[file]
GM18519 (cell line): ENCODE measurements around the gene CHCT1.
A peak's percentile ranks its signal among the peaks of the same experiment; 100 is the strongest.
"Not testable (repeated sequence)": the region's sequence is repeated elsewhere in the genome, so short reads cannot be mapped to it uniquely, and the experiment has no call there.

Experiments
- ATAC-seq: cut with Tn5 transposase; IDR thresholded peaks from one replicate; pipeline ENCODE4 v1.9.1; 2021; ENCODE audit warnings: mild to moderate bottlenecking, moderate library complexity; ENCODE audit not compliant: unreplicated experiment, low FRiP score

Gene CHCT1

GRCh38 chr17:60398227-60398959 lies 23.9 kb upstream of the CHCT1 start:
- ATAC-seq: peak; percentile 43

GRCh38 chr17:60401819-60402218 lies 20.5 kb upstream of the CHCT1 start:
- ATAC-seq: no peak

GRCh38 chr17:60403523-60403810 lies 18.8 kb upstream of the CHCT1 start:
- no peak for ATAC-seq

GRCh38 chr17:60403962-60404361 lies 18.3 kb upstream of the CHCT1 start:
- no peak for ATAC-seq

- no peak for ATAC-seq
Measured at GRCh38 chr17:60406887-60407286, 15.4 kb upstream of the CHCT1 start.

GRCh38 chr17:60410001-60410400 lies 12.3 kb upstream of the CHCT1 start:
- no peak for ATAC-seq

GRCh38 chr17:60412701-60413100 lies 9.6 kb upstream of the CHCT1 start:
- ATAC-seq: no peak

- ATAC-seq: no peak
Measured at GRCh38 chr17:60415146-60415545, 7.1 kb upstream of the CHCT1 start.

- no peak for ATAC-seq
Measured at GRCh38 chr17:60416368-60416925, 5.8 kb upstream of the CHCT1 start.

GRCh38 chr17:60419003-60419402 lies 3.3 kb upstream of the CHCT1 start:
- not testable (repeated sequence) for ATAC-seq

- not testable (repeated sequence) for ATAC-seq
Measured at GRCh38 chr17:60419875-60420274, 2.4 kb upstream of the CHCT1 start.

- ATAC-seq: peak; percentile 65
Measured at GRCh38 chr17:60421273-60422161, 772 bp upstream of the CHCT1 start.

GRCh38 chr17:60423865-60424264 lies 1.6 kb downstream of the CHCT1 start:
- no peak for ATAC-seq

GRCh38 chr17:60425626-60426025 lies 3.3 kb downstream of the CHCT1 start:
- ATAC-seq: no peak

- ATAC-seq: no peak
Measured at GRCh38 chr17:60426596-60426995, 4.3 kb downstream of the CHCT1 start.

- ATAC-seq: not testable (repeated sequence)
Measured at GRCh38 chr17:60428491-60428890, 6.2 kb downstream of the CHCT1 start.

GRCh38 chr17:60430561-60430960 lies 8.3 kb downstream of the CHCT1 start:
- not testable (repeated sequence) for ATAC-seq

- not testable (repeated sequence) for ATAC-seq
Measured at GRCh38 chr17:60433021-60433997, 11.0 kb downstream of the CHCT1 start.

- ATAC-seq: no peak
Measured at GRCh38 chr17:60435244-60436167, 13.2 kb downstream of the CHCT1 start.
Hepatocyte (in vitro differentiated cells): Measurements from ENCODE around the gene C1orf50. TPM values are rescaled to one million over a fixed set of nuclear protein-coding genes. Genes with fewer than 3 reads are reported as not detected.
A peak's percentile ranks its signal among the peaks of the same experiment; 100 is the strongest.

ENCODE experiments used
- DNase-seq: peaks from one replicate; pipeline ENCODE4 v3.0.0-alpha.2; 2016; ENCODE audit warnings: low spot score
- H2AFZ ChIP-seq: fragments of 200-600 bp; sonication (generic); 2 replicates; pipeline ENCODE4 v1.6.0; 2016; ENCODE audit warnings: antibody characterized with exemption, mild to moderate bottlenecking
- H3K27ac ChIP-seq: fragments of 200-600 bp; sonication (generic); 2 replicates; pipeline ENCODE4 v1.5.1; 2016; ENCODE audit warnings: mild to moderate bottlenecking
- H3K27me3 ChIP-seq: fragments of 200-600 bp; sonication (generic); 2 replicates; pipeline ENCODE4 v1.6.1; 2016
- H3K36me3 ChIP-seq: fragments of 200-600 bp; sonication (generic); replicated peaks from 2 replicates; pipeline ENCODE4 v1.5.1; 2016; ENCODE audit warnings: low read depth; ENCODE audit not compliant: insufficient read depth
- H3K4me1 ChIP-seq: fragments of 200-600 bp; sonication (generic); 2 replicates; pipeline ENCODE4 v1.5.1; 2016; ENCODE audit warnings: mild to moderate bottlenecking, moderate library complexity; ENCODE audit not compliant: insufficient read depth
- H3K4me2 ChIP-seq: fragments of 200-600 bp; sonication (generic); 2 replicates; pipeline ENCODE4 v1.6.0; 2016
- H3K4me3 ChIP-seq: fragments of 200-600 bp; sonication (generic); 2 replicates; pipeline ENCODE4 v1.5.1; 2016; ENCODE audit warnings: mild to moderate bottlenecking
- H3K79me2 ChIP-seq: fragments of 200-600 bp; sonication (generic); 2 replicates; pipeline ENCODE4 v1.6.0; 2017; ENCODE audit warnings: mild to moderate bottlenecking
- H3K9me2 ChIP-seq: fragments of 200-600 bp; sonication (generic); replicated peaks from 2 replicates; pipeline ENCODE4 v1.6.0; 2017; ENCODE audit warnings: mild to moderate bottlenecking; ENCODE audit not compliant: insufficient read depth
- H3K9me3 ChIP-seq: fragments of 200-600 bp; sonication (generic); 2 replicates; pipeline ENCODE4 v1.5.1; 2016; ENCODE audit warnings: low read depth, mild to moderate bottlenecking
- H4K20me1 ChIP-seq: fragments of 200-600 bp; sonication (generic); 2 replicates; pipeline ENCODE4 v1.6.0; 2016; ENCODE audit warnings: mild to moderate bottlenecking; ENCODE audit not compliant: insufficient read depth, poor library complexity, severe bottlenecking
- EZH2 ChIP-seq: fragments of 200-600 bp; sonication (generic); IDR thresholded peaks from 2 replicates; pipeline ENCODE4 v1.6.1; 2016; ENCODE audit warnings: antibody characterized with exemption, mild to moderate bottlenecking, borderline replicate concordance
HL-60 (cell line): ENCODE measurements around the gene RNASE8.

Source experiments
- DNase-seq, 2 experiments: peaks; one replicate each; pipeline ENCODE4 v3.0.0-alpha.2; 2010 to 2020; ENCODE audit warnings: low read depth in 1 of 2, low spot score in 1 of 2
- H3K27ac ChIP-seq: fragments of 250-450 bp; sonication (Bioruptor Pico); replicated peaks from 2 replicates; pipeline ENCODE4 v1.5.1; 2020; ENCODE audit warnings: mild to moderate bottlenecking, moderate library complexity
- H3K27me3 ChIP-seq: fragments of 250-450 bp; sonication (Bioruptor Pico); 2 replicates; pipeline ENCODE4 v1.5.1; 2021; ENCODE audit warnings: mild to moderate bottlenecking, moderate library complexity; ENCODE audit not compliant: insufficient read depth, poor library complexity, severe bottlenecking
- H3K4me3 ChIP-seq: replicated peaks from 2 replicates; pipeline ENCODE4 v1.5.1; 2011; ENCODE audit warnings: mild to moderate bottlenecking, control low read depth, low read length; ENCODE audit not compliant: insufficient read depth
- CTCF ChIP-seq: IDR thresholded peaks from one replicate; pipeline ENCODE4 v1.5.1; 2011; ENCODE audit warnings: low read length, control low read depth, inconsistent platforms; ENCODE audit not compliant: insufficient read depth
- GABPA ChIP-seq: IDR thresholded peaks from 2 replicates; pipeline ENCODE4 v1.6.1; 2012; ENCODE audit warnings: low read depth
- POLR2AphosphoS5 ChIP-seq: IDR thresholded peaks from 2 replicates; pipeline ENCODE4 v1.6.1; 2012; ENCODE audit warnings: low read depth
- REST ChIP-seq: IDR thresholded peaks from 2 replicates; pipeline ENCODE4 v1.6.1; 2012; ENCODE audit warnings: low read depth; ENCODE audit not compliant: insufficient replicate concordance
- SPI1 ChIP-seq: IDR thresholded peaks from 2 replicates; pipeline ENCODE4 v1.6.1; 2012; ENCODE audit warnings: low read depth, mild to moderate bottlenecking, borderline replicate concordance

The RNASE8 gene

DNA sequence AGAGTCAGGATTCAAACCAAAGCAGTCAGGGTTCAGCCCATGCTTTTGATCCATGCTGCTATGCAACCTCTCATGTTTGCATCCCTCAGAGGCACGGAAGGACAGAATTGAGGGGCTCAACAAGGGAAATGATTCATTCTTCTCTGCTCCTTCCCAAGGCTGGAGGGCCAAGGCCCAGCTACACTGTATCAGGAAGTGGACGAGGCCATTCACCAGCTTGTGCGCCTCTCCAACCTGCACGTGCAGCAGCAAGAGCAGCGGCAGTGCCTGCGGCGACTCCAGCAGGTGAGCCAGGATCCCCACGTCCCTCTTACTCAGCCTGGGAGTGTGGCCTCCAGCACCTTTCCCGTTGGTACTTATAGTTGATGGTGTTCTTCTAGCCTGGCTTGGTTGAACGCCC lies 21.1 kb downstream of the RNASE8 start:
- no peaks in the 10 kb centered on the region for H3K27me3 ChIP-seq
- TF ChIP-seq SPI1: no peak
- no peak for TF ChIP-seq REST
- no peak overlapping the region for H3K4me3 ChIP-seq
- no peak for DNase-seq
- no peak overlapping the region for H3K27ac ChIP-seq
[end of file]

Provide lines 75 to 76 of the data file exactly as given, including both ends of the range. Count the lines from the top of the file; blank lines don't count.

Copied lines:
- TF ChIP-seq SPI1: no peak
- no peak for TF ChIP-seq REST